As mentioned, objects can possess potential energy (UE), which is derived from the object's position with respect to other objects. In E&M, you will mostly see this with respect to a charged object's position relative to an electric field. Objects can also have kinetic energy (KE), given by the equation KE = (1/2)mv^2, where v is the velocity of that object. For physics' purposes, energy is 100% conserved, meaning that the total UE and KE of a system (in many cases, just a singular object) will remain constant throughout time, but energy is free to "change" between being kinetic and potential energy of that object. As a formula, this idea can be expressed by the equation on the right.

The change in energy of an object or system is called the Work done on that object, and it can also be expressed by the integral of a Force's component in the direction of the motion through the distance of which the force is applied. This is summarized by the following equation on the right given in the formula sheet.

Finally, power is the rate at which Work is done or that a change in energy occurs. It is given by dW/dt.

Present in E&M Units:

  • Unit 3: Many problems involving electric potential energy require an understanding of conservation of energy and sometimes the work definition of power.

Circular and Rotational Motion

When a net force is constantly perpendicular to the velocity of an object, it does not change the speed (magnitude of velocity) of the object, and thus does no work, However, it does constantly change the direction of the object, and if this force (called a centripetal force) is always to the same side of the velocity, it will cause the object to move in a circular path. This force causes a centripetal acceleration, which can be derived to be equal to a = (v^2)/r, or the velocity-squared over the radius of the circular path of motion.

If it is assumed that an object is moving in circular motion, then one can calculate its angular velocity, which is measured in radians per second instead of meters per second. Angular velocity and angle are entirely analogous to velocity and directional displacement.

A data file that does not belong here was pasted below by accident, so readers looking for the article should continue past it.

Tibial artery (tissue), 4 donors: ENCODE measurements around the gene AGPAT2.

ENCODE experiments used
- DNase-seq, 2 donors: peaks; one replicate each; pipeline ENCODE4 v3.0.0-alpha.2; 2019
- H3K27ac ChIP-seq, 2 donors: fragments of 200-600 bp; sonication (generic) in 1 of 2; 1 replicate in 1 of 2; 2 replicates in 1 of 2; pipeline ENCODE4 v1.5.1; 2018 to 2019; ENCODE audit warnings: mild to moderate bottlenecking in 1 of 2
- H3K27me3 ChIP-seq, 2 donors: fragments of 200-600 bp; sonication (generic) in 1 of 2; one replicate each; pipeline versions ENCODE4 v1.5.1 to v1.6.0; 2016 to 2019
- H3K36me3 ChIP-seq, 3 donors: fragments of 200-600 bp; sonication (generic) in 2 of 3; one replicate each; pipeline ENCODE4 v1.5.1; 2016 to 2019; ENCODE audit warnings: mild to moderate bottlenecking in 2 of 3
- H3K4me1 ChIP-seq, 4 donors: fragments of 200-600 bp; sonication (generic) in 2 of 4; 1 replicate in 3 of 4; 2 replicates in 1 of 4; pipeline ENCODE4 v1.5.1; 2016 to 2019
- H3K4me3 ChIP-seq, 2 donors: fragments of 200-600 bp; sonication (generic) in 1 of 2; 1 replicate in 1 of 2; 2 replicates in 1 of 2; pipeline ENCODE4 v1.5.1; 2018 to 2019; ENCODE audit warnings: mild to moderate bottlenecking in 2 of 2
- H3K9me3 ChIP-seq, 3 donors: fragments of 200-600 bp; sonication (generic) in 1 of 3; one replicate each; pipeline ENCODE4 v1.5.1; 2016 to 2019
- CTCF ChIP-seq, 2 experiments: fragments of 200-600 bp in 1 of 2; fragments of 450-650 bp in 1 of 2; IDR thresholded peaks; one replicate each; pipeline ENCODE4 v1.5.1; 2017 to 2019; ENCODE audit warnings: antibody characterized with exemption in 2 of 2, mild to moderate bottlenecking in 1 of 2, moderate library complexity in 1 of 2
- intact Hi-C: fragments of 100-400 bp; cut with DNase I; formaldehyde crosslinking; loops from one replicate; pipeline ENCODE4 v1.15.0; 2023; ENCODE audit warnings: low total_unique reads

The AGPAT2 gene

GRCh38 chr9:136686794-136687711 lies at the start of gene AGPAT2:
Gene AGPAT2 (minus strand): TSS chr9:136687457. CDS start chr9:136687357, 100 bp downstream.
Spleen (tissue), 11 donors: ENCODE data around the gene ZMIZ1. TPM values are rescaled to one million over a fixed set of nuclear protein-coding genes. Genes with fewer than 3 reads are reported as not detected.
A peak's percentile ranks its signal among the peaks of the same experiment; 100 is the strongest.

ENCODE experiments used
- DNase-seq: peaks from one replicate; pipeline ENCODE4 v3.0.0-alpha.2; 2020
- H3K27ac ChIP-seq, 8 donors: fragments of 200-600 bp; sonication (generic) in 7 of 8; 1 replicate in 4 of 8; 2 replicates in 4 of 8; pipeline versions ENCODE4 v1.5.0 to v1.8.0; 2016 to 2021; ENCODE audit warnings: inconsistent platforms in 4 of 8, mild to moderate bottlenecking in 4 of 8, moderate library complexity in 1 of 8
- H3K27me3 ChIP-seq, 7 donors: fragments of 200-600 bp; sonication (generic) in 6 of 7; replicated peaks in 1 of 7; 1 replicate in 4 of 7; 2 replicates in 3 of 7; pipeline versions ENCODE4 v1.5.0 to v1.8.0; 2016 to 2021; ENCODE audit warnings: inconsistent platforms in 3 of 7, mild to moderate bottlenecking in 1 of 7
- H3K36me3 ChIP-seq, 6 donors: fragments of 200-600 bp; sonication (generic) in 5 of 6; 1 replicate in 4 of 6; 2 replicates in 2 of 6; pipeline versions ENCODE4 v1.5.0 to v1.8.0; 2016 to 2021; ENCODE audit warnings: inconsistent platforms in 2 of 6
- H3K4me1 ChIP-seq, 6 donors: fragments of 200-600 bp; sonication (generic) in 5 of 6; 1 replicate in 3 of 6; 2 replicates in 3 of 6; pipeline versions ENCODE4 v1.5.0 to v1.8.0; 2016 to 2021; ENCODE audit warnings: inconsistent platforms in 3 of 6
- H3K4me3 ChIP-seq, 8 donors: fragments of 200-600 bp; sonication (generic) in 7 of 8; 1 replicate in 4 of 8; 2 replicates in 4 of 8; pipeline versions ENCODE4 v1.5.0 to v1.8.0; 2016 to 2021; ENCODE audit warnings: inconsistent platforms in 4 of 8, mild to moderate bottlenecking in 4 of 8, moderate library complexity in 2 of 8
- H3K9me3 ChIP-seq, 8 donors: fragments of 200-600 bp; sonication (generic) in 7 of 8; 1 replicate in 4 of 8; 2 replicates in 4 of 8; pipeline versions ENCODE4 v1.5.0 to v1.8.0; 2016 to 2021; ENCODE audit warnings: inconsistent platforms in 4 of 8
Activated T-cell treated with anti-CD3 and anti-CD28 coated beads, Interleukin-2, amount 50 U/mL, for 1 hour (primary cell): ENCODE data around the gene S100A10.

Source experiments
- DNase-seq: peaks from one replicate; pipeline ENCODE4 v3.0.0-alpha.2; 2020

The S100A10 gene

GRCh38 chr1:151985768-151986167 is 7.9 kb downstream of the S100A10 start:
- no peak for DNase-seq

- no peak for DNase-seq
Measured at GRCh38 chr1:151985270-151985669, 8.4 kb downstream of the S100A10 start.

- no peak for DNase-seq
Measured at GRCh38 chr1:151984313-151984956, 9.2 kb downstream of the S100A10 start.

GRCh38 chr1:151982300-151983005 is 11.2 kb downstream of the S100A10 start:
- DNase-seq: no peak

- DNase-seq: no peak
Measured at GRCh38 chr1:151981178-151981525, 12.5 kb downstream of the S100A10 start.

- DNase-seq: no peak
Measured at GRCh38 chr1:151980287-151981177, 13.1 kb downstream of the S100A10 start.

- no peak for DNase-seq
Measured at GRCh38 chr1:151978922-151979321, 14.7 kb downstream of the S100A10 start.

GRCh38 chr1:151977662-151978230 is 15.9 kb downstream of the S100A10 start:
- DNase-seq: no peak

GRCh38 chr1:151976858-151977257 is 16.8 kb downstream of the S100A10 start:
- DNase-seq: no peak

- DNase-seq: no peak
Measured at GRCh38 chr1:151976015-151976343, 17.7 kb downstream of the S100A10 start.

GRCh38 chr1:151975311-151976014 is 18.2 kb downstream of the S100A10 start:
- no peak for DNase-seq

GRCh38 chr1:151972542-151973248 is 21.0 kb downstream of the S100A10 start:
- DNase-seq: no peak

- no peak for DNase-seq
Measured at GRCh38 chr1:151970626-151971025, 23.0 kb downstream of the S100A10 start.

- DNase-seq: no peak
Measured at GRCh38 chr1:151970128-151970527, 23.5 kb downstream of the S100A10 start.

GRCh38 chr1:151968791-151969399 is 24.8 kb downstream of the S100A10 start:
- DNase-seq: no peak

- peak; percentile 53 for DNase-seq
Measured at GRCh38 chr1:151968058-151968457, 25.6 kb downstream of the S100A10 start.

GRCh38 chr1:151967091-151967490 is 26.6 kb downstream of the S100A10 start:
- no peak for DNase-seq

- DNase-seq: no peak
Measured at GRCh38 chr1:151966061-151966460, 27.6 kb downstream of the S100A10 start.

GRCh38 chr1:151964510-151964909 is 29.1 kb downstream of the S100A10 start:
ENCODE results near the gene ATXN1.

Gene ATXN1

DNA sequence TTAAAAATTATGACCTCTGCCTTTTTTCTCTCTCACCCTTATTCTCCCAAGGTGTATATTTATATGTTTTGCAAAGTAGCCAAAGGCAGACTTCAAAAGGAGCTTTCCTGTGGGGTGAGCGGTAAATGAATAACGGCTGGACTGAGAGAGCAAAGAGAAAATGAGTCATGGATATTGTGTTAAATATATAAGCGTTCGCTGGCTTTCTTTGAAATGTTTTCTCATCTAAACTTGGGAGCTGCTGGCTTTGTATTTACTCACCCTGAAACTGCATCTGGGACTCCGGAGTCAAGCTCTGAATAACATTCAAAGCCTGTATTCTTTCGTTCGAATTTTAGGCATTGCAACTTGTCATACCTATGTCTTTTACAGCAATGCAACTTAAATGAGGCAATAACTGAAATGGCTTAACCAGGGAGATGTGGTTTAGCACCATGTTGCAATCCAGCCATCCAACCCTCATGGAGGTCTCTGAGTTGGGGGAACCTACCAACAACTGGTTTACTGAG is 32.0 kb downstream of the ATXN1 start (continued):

Finally, period (T) is the time taken for an object in rotational motion to complete a single revolution. It can be calculated either by the circumference divided by velocity, or 2*pi divided by the angular velocity.

Present in E&M Units:

  • Unit 1: Very rarely, a charged particle will be in revolutionary motion around another charged particle, such that the electric force is centripetal and thus rotational motion questions can be asked.

  • Unit 7: Given that the magnetic force acts as a centripetal force, most questions will require an understanding of rotational motion.

  • Unit 9: Sometimes, induced emf/current will be produced from a rotating loop of wire, whose values will be modeled by the rotational motion of the loop.


Torque is the rotational motion analog of a linear force. For the level of understanding needed for E&M, the formula provided on the formula sheet is sufficient. The magnitude of torque is given by the magnitude of the cross product of the linear force and the radius (distance) of the force from the axis of revolution/rotation. Torques can be added to create a net torque in the same way linear forces can be added to produce a net force.

Present in E&M Units:

  • Unit 7: Loops of wires in certain orientations in a magnetic field will experience a net torque.

Oscillatory Motion

For E&M, all that needs to be understood about oscillatory motion is that it is characterized by repetitive "back-and-forth" motion. It is commonly represented by a sinusoidal function as shown.

Present in E&M Units:

  • Unit 1: charged particles can move in oscillatory motion in certain electric field configurations

  • Unit 10: The voltages, charges, currents, and stored energies of components in LC circuits exhibit oscillatory behavior.